Smog Spurs Demand for Environmental Engineers in China

Wednesday, January 29th, 2014
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China’s burgeoning pollution woes have led to a sharp rise in job opportunities for environmental engineers.

Employment data from around China indicates that environmental engineers are enjoying improved jobs prospects in the wake of government initiatives to tackle the smog which blights the country’s major cities.

Environmental protection jobs made the list of the top 10 hot work categories in the Anhui province capital of Hefei last year – an inland region of China suffering from some of the country’s worst air pollution.

According to Hefei’s own official data, environmental protection and quality safety jobs in Hefei logged an increase of stunning 84.7 per cent in the fourth quarter of 2013 compared to the preceding period, rising to 1,457 in total.

In neighbouring Jiangsu province, a highly industrialized coastal region which is host to a thriving export sector, graduates who have majored in environmental engineering or related disciplines enjoy significantly higher rates of employment – 94 per cent as compared to the province-wide average of 89.5 per cent for all college graduates.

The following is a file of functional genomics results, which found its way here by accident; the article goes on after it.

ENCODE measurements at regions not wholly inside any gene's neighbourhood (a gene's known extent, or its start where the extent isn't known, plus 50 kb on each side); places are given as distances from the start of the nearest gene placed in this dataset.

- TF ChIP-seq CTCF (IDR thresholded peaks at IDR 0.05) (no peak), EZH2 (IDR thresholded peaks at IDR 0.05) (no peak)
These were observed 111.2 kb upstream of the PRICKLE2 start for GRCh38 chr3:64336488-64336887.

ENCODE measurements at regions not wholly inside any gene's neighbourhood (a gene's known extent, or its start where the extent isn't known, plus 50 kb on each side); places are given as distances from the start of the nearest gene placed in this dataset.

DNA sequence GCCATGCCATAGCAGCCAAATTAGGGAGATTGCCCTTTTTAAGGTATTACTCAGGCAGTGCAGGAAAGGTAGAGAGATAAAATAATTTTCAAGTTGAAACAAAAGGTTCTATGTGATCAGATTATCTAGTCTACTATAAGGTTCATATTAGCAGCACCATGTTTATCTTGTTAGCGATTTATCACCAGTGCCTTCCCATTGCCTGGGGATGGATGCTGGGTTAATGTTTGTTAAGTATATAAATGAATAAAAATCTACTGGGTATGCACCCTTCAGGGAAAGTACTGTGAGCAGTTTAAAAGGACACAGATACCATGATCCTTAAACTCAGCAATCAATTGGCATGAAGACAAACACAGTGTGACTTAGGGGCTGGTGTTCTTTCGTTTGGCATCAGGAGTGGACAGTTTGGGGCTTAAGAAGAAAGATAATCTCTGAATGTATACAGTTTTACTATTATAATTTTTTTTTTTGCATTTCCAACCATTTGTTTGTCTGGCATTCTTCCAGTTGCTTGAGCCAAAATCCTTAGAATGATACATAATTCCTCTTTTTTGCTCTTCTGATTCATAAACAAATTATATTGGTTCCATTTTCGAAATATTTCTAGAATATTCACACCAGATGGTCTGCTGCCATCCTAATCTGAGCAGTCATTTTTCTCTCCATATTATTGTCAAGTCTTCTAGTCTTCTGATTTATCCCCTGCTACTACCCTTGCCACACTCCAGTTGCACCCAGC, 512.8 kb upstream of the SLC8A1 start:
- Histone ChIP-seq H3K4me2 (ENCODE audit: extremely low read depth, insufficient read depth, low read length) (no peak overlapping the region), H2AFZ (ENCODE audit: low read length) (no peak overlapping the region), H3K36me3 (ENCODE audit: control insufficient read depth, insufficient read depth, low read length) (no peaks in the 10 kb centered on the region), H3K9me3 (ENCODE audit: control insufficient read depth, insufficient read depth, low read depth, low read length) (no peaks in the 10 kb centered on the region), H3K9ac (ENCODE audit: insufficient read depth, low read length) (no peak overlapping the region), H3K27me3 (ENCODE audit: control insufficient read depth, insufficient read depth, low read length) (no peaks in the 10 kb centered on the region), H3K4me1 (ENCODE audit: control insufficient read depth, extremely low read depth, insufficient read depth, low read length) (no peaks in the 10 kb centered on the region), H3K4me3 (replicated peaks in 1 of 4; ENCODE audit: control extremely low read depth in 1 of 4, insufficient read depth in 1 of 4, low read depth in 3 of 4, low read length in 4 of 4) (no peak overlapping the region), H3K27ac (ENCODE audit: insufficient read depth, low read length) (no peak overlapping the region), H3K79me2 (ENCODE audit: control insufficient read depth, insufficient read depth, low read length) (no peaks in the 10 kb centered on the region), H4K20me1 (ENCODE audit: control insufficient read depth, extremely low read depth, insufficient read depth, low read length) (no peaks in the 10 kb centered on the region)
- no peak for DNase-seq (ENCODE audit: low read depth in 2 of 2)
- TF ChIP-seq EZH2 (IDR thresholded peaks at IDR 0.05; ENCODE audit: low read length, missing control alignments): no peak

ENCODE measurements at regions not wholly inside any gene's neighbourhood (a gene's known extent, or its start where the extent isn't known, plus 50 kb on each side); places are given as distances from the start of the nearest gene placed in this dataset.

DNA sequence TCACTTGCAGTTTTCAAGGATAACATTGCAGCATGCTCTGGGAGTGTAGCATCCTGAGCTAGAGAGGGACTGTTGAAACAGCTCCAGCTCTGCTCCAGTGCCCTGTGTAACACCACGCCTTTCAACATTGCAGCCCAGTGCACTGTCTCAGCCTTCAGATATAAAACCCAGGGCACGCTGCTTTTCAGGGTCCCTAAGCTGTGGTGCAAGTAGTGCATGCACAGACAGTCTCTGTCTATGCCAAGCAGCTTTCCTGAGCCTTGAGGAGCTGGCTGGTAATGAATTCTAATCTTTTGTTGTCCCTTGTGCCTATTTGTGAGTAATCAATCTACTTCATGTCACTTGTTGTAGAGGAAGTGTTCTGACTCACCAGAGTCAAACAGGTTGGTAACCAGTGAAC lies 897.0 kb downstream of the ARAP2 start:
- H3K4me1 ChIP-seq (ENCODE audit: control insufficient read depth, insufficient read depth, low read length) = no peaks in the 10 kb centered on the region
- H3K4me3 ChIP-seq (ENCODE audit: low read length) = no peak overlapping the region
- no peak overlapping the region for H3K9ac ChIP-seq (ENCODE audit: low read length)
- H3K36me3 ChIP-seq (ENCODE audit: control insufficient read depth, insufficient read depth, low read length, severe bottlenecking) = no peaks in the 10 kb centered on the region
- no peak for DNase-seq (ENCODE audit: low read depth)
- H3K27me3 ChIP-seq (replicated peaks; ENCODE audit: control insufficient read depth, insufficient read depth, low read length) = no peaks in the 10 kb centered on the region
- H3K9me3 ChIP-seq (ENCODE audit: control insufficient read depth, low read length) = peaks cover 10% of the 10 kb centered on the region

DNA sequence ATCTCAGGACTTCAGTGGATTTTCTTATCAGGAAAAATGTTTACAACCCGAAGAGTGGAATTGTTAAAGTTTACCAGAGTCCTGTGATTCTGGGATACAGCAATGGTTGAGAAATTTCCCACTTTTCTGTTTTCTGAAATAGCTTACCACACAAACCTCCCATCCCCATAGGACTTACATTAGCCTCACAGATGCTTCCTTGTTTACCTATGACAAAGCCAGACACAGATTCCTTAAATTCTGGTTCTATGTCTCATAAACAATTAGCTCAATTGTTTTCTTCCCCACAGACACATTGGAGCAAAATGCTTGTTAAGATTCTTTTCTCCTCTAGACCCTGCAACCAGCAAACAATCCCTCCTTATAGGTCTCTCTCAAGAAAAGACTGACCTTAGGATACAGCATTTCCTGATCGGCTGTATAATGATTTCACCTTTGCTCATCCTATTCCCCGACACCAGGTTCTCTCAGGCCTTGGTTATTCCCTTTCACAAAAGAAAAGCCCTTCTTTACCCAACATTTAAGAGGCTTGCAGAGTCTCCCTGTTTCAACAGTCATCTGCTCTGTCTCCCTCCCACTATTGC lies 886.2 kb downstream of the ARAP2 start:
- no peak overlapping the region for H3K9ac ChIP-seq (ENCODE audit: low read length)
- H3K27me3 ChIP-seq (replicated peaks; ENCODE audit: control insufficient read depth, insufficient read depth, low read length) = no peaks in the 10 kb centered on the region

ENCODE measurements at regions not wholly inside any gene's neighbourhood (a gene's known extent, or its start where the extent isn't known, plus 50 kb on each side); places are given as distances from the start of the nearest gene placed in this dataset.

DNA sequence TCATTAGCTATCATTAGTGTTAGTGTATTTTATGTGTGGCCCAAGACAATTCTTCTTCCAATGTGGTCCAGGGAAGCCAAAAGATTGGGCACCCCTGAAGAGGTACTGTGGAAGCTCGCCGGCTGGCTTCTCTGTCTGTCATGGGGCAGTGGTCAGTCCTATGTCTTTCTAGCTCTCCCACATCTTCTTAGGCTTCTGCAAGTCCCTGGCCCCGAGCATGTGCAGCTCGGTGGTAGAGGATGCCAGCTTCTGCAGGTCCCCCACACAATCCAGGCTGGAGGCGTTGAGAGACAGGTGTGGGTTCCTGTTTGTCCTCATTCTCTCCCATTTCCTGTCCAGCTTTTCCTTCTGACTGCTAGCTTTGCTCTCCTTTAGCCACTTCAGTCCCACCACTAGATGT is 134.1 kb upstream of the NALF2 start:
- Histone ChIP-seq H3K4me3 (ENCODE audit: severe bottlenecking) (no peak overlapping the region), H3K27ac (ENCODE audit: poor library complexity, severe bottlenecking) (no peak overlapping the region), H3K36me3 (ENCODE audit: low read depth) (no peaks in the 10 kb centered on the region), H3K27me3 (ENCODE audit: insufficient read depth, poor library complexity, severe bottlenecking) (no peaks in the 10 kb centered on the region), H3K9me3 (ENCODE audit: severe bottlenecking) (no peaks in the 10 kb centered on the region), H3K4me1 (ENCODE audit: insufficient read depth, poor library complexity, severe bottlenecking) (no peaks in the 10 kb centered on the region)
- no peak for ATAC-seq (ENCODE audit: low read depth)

According to Lan Yaming, an employment official with Nanjing University in the Jiangsu province capital, recent efforts by the government to clamp down on pollution have driven a spike in demand for environmental engineers from the private sector.

Lan reported a major increase last year in the number of employers searching for graduates in environmental protection and pollution treatment, with demand set to continue rising as the government back efforts to ameliorate its pollution woes.

Beijing has given its formidable backing to the development of China’s environmental protection sector, as it endeavours to stymie the onerous pollution caused by the country’s breakneck economic development over the past three decades.

According to China’s National Development and Reform Commission, the energy efficiency and environmental protection sectors already employs a total of around 30 million Chinese, while an official document issued by the State Council in August has set the goal of increasing the total productive value of these industries to 4.5 trillion yuan (approx. US$737 billion) by 2015.

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